In Setif, northern Algeria, a famous statue has been vandalised – and it’s not the first time. On Tuesday, October 9, residents discovered a man using a hammer to strike the statue of Ain el-Fouara, which represents a nude woman. The statue was already damaged in a similar attack in December 2017, and previously in 2006 and 1997. The assailant was promptly arrested by police.

Two videos of the incident were shared on social media. It shows a man with a thin beard, dressed in ankle-length trousers and wearing a skullcap – a look generally associated with Salafists – attacking the statue with a hammer. Passers-by quickly gather and try to reason with him. Then, one of them jumps up on the pedestal to tackle him. The assailant then jumps down from the statue and runs off, pursued by the crowd. He is finally apprehended by a police officer.

Video shared on Facebook showing the attacker trying to smash the statue with a hammer.

As this video shows, the man tried to flee but was quickly apprehended by police.


Algeria’s culture minister Azzedine Mihoubi tweeted that the perpetrator of the act of vandalism “had a criminal history and suffered from mental health problems”. He also stated that the statue was “slightly damaged” and would be repaired.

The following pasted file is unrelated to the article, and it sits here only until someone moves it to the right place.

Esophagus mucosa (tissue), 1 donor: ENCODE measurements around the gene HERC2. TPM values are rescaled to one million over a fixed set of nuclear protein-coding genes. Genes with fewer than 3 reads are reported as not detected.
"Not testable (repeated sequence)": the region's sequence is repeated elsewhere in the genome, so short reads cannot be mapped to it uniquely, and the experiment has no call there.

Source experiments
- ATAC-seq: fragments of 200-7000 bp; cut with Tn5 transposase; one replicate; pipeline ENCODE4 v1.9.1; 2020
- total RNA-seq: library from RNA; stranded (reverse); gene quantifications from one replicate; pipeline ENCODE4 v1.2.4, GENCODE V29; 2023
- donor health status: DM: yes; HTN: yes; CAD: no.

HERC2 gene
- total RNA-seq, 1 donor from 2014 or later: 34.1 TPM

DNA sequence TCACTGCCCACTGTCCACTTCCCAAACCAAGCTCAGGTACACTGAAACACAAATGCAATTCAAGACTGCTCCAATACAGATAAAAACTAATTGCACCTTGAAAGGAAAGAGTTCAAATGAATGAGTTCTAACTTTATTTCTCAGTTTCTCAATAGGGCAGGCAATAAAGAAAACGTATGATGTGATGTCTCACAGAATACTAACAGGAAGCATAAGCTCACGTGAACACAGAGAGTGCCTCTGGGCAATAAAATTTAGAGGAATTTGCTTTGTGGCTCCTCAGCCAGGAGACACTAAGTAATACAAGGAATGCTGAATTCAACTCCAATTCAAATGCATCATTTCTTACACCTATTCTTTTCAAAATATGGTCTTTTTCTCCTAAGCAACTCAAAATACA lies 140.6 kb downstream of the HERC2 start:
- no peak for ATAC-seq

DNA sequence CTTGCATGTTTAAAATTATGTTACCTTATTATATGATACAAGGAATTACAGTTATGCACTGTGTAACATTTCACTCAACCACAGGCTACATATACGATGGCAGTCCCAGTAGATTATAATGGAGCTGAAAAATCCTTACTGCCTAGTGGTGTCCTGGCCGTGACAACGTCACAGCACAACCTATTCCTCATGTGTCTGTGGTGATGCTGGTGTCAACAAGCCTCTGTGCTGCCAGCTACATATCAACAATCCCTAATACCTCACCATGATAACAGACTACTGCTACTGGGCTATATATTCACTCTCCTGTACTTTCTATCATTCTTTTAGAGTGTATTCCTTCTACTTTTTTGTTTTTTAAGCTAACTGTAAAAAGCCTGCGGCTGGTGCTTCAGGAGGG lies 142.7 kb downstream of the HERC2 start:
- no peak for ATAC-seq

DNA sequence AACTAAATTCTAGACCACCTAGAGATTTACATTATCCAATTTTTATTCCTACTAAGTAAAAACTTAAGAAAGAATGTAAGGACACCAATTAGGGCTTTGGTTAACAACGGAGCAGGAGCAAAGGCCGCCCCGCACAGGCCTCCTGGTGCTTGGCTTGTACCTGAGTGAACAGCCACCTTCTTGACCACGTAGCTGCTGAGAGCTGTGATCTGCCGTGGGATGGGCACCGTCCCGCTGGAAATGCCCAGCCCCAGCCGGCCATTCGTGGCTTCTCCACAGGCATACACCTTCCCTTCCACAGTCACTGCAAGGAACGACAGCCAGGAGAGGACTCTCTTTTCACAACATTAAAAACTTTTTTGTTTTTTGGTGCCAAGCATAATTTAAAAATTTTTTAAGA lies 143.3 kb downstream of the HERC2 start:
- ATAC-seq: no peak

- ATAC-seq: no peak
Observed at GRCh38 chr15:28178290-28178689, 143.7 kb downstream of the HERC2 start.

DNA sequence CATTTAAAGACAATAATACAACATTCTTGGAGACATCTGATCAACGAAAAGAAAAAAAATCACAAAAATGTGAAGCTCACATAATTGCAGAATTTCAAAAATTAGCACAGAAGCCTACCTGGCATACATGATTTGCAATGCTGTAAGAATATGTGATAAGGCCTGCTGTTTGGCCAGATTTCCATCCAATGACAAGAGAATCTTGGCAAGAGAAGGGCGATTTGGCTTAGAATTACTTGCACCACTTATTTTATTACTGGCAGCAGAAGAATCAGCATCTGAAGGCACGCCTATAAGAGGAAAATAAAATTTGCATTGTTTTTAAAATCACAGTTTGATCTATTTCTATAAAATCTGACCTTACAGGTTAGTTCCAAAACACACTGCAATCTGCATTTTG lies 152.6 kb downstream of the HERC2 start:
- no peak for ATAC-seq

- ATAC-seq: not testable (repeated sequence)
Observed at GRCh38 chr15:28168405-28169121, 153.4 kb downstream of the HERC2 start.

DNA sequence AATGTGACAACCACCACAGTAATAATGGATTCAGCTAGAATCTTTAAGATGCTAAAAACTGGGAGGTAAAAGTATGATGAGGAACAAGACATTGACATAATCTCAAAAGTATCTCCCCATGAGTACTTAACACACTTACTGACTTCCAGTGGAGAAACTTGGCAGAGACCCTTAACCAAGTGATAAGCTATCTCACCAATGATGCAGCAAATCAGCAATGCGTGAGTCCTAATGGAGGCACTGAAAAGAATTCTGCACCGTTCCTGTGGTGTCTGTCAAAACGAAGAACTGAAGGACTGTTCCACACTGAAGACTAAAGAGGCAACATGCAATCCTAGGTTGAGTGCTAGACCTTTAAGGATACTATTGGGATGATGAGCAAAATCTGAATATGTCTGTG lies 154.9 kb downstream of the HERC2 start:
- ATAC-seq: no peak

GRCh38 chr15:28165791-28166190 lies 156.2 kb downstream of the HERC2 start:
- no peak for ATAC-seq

On December 17, 2017, an individual had damaged part of the face and breasts of the statue with a hammer and chisel. Images of the attack roused anger in Algeria. Authorities also said at the time that the act was the work of a “mentally ill person”.

READ MORE ON THE OBSERVERS: “A man described as ‘Islamist’ vandalises a statue of a naked woman”


Ain el-Fouara (which means “gushing spring”) is the work of the French sculptor Francis de Saint-Vidal and was unveiled in 1898. It has become a symbol of the city, beloved by many locals.

Damaged on several occasions, the statue has in each case been repaired. On one of those occasions, on April 22, 1997, it was broken into several pieces following a bomb attack. But residents quickly mobilised to repair it and put it back on its pedestal in only two days.